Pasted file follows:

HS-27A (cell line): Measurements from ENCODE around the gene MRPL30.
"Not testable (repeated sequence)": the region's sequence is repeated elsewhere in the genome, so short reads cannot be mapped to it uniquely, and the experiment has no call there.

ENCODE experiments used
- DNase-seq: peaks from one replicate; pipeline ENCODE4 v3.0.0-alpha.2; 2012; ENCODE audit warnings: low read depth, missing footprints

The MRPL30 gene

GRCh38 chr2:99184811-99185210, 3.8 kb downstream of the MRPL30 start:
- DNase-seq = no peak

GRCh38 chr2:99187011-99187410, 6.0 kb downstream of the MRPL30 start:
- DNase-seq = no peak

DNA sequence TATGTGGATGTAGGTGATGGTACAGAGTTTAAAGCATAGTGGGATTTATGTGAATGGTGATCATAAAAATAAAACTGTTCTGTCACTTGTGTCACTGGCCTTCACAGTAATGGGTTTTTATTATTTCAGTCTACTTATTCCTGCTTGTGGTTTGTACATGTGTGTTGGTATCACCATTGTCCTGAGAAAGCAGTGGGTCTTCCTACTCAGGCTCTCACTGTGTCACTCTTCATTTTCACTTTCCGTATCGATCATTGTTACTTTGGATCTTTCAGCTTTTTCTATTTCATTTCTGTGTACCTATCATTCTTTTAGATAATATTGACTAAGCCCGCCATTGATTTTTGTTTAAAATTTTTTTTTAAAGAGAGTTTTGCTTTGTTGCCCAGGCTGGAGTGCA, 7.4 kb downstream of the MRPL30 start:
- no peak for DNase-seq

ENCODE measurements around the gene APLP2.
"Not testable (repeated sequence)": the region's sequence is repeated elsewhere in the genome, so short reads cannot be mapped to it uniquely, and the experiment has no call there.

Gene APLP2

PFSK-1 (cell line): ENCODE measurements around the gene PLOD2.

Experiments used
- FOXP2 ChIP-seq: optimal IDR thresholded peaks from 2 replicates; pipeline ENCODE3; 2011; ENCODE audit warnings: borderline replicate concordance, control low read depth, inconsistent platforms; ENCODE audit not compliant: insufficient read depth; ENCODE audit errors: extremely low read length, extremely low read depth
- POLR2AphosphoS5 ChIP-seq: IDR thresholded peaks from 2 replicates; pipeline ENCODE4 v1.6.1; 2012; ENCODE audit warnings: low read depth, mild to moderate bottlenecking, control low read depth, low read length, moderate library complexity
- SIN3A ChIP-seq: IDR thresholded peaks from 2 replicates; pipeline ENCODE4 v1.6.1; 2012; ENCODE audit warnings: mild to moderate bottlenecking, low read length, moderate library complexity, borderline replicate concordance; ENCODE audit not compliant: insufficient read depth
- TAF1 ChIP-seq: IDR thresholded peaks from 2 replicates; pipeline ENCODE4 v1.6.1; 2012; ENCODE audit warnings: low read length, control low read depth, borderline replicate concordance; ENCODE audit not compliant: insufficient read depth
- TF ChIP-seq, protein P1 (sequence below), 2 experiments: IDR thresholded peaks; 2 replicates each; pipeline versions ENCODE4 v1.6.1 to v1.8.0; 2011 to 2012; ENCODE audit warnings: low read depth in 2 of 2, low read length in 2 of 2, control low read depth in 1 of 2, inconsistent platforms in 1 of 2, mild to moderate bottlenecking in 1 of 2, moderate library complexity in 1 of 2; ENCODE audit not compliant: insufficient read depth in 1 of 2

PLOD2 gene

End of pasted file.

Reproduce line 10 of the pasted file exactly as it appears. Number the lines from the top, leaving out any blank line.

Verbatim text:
DNA sequence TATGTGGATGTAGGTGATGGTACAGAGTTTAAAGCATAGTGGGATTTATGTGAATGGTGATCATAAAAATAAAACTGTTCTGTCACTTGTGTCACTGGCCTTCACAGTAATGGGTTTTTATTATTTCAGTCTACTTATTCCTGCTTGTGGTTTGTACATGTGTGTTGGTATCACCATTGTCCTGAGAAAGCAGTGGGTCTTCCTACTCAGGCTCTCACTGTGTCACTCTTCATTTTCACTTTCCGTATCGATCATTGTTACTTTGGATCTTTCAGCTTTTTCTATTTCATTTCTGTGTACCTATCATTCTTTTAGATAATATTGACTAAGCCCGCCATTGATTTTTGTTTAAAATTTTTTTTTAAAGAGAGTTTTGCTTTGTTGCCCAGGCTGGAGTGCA, 7.4 kb downstream of the MRPL30 start: